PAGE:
With schools closed and lessons moved online, Bronx high school art Larry Minetti has transformed his dining room into an art studio. From there, he’s teaching his Fordham Leadership Academy students video lessons about topics such as self-portraits. “We went ‘live’ several evenings and had a blast working with the face, practicing together,” said Minetti, a Bronx native who has taught art for 26 years.
His students also have been recreating iconic artworks with household objects, from piles of clothes to tubs of peanut butter. “My students learned that they can be creative from scratch and express themselves through various items that are not considered ‘normal’ for producing art,” said Minetti, who spoke recently with Chalkbeat about what it’s like to teach visual art amid the coronavirus pandemic. He also suggested an at-home art project that parents and teens can do together.
This interview has been edited for length and clarity.
What are the challenges (and benefits) of teaching art remotely?
The main challenge for teaching art remotely is taking into consideration what is available in my students’ homes. We are not in my classroom. They can’t open up a cabinet and take out a gallon of Cadmium Red or Ultramarine Blue acrylic paints. They can’t rip off a piece of clay from a block and start designing a pinch pot. I cannot assume every student has certain materials. There must be equity, so I work with projects that can be done in basic scenarios. I have to use my imagination. The benefits: Watching my students be as creative as possible with limited use of particular tools.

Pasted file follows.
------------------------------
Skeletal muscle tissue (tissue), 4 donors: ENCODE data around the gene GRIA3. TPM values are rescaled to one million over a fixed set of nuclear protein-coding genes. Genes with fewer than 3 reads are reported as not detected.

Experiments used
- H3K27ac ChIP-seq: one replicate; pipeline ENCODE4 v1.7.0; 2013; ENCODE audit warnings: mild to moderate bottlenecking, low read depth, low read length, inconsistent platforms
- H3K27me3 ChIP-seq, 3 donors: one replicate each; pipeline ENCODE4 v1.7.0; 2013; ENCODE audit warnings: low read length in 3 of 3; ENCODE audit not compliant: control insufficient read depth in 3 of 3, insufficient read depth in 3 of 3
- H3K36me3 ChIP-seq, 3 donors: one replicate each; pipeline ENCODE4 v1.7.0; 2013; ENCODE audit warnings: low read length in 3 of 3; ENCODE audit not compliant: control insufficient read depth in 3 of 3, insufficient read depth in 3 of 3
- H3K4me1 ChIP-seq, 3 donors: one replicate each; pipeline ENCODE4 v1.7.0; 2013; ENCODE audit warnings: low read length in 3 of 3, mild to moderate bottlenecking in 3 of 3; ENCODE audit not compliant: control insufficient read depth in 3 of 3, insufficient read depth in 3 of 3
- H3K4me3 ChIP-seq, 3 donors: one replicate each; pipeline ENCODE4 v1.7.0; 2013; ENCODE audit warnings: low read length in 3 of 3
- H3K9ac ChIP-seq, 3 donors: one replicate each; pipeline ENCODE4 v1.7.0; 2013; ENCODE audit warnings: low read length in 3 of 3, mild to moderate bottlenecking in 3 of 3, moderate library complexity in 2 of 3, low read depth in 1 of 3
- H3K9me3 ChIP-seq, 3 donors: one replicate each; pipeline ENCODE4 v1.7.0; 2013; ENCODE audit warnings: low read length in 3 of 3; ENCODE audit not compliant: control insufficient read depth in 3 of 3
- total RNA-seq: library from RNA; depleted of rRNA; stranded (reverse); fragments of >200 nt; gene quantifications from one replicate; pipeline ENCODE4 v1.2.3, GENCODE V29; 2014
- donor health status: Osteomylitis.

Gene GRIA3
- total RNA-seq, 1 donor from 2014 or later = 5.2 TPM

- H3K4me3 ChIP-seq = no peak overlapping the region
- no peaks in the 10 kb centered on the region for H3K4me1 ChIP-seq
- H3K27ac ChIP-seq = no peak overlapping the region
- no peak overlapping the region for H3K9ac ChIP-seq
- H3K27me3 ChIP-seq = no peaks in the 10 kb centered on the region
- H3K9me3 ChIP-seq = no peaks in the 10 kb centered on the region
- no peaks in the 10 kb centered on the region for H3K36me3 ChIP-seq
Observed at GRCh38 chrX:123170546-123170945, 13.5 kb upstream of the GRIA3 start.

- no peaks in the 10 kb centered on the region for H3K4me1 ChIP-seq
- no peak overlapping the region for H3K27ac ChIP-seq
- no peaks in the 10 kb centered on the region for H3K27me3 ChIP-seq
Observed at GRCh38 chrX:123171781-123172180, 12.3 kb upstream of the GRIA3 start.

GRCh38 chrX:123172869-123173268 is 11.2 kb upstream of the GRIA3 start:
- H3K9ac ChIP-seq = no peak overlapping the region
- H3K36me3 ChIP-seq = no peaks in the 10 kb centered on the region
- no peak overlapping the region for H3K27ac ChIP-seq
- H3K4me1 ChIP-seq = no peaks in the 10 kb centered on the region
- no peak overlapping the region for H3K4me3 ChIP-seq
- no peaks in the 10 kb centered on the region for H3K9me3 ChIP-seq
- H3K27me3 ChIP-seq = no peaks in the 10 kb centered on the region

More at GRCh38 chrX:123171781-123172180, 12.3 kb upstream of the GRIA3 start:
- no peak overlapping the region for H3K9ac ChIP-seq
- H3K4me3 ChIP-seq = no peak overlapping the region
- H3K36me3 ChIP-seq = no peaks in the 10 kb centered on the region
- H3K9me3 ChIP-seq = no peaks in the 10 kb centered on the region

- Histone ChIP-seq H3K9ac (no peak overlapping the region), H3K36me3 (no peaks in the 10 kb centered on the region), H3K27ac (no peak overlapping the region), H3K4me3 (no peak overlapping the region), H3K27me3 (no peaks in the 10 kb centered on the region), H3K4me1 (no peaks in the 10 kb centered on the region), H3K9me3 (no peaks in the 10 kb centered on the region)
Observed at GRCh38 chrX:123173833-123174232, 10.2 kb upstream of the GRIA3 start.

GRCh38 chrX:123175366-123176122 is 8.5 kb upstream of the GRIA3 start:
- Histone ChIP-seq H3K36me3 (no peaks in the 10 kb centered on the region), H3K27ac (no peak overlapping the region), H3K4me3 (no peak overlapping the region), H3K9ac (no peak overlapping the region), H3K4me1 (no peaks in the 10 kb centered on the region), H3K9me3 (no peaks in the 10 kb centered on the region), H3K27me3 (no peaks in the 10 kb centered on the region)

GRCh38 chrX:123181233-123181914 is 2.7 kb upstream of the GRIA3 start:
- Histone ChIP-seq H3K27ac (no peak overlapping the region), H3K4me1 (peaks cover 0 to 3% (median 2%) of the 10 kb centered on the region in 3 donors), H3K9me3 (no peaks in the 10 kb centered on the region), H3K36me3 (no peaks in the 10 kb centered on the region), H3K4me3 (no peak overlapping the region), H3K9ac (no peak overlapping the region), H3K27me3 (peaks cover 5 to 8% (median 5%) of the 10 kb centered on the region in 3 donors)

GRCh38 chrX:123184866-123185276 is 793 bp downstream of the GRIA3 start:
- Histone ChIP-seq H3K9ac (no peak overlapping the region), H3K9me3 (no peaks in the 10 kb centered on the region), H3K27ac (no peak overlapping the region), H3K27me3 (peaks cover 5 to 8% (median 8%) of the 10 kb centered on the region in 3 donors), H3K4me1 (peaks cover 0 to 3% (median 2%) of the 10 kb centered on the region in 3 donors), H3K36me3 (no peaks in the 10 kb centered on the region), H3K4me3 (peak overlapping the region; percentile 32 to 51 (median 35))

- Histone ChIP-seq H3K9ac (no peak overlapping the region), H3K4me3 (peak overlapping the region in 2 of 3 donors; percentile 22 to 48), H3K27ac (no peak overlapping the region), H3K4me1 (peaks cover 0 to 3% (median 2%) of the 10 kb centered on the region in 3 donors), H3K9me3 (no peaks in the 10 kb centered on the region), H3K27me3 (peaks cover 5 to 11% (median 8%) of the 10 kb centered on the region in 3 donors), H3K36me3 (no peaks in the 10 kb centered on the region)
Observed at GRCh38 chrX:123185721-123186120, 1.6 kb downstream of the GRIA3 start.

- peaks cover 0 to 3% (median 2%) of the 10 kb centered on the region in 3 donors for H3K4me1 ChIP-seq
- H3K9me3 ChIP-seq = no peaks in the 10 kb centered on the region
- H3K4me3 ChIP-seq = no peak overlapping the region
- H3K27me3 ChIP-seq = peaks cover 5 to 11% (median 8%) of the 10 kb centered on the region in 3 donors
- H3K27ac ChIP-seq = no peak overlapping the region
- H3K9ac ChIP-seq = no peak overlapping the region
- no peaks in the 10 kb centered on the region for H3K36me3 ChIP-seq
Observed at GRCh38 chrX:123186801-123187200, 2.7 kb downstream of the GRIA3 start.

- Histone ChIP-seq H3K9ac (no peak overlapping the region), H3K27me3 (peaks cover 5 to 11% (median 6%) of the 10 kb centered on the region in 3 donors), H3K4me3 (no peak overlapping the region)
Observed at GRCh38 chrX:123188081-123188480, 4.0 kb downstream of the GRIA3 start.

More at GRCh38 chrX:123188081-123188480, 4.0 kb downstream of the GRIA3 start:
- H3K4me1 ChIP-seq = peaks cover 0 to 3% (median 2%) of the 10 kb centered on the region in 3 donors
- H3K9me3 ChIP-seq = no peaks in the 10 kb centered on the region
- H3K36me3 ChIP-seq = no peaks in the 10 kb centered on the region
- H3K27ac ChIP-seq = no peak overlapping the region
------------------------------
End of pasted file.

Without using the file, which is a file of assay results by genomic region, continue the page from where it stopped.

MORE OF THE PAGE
Tell me about what you are teaching your students now.
For one project, we’re reproducing and recreating a famous work of art using found objects, clothes, etc., in the house. The New York City Department of Education provided several online art resources, where I first saw this assignment. I knew this would be awesome to do because we all have laundry, household items, and various objects in our homes. I turned it into a competition with prizes because I wanted even more motivation and participation going into this.
I had to create my own example for my students to see. I could’ve gone basic or small but decided to really do it up, so I immediately chose “Starry Night” by Vincent Van Gogh, which is one of my all-time favorite pieces of art. I grabbed my laundry. I grabbed anything I could find to recreate the colors as the masterpiece has incredible yellows and blues throughout. Once I placed down the representation of the village area — with peanut butter, salad dressing, hot cocoa, milk cartons, and other items — I knew I was done.
My students saw my example. They took it and ran with it. Several used clothing. Several took pictures. Some used technology. One student reproduced a famous still life with a floral piece that happened to be in her home. My students learned that they can be creative from scratch and express themselves through various items that are not considered “normal” for producing art.